/don/; Sp., It. /dawn/, n.1. (cap.) Mr.; Sir: a Spanish title prefixed to a man's given name.2. (in Spanish-speaking countries) a lord or gentleman.3. (cap.) an Italian title of address, esp. for a priest.4. a person of great importance.5. (in the English universities) a head, fellow, or tutor of a college.6. (in the Mafia) a head of a family or syndicate.[1515-25; < Sp, It < L dominus]don2/don/, v.t., donned, donning.to put on or dress in: to don one's clothes.[1560-70; contr. of DO1 + ON; cf. DOFF]don3/dohn/, conj.(in prescriptions) donec.[by shortening]
* * *(as used in expressions)Bradman DonBuell Don CarlosDeLillo DonMcNeill DonRostov on DonDon Luchino Visconti count di Modrone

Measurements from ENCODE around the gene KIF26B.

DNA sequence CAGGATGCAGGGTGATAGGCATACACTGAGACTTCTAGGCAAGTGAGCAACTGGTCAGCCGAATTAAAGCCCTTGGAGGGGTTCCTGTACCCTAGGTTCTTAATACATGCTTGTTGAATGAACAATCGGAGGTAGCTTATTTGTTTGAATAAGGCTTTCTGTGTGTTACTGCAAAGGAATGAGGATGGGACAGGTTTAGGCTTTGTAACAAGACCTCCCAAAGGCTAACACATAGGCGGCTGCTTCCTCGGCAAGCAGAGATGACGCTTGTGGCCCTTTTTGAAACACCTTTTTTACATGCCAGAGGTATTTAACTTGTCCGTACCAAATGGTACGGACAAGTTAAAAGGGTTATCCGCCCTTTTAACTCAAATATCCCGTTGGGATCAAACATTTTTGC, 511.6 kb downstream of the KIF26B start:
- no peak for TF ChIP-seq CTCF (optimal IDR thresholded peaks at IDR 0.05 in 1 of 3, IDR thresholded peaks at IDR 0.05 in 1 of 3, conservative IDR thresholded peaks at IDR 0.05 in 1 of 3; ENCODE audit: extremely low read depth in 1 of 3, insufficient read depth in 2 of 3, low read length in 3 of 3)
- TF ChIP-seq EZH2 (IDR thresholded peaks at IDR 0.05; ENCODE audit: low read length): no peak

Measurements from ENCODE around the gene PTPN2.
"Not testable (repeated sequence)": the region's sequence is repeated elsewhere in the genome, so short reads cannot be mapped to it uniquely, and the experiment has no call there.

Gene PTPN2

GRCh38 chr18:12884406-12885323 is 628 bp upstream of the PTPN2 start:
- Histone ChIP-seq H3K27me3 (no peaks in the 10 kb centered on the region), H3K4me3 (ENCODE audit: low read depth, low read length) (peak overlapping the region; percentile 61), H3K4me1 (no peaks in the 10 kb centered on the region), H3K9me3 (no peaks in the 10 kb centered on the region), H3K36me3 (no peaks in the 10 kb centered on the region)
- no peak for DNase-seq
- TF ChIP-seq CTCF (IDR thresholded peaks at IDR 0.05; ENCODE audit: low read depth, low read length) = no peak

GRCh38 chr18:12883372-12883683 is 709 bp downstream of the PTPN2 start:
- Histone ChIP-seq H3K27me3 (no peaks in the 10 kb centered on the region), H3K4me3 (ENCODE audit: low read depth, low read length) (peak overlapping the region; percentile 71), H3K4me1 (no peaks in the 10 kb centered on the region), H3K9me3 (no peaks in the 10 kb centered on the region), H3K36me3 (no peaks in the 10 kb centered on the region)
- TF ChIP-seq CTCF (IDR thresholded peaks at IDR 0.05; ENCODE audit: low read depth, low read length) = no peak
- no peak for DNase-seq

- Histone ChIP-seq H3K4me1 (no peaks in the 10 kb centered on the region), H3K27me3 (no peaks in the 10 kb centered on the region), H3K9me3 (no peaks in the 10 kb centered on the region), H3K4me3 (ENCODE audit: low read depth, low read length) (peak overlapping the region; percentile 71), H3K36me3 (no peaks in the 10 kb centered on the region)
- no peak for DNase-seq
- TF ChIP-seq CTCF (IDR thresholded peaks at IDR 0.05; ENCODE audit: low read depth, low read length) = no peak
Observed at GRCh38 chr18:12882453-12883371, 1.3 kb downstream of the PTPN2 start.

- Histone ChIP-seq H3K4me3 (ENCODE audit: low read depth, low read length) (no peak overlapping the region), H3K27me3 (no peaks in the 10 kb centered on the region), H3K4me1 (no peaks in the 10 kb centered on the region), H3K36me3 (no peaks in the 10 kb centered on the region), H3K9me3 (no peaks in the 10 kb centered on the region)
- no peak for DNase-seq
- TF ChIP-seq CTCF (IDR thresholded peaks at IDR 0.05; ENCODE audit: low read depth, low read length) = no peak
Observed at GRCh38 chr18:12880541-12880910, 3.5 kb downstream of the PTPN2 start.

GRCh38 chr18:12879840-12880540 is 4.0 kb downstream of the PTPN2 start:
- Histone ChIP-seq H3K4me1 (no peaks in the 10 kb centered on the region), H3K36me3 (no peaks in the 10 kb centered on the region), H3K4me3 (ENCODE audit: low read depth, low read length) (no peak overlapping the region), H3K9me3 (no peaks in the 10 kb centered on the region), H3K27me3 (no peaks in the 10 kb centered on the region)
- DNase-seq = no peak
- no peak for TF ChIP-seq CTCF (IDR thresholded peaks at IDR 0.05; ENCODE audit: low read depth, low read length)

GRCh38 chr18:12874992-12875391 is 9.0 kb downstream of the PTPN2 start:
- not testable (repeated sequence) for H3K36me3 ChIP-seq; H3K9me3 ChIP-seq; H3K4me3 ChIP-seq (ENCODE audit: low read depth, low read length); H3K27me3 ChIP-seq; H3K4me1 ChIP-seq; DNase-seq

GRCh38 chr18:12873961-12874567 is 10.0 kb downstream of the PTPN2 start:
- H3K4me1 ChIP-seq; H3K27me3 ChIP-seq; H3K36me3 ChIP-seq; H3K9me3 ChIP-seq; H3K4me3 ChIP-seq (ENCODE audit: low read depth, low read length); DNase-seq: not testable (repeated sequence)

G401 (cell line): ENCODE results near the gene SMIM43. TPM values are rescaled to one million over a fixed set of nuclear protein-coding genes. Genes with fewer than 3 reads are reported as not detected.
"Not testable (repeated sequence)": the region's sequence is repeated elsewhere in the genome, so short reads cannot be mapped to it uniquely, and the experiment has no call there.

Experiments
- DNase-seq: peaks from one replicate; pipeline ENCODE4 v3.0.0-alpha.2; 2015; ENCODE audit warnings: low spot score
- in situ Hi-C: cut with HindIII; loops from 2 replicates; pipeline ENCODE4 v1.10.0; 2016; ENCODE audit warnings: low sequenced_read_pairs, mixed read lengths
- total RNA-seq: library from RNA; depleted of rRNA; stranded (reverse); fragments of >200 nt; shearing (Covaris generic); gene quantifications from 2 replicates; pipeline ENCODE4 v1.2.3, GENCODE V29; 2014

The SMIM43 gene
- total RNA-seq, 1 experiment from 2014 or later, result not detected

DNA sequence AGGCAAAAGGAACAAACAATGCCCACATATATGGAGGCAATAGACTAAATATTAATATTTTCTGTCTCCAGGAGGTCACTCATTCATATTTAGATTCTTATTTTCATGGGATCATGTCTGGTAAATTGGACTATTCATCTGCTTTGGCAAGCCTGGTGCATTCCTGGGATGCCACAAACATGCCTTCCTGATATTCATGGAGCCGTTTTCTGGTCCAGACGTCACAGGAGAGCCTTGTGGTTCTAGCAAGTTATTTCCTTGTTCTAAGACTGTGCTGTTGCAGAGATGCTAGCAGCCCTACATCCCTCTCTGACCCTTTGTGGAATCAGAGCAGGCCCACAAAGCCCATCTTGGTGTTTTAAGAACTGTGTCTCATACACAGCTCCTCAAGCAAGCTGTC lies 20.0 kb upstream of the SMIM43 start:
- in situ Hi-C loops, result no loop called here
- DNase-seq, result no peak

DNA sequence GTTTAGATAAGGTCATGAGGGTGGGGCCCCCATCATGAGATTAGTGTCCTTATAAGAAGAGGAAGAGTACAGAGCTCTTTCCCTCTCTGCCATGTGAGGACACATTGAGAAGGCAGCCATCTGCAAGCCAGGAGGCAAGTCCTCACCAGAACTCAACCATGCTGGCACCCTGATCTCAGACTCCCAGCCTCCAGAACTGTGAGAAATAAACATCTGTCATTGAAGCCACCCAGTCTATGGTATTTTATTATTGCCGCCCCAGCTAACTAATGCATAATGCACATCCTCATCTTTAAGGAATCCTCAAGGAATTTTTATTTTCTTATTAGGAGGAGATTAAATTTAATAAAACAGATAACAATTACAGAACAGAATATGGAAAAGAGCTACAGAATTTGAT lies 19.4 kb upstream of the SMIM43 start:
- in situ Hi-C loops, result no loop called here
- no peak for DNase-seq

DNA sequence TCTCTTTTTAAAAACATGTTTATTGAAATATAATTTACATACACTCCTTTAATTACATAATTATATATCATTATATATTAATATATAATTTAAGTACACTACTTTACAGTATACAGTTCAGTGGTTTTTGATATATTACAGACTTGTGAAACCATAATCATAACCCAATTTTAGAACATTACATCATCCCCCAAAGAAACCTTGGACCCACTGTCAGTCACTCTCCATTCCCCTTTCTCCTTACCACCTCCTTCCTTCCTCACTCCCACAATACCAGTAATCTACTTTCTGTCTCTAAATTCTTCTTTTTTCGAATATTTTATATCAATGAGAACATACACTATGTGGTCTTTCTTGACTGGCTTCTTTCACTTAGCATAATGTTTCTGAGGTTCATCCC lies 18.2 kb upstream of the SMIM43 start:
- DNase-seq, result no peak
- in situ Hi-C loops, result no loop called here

* * *▪ Celtic godin Celtic mythology, leader of one of two warring families of gods; according to one interpretation, the Children of Dôn were the powers of light, constantly in conflict with the Children of Llyr, the powers of darkness. In another view, the conflict was a struggle between indigenous gods and those of an invading people. Although Dôn and other Welsh deities had Irish analogues (the Irish goddess Danu, e.g.), the stories surrounding them differed, and the Welsh mythology has only partially survived.Dôn's children included Gwydion, a master of magic, poetry, and music and a warrior who clashed frequently with various gods, and Aranrhod, a sky goddess and symbol of fertility, who bore Gwydion twin sons: Dylan, a sea god, and Lleu Llaw Gyffes (Lleu of the Dexterous Hand), whom many scholars consider analogous to the Irish god Lug (Lugus).
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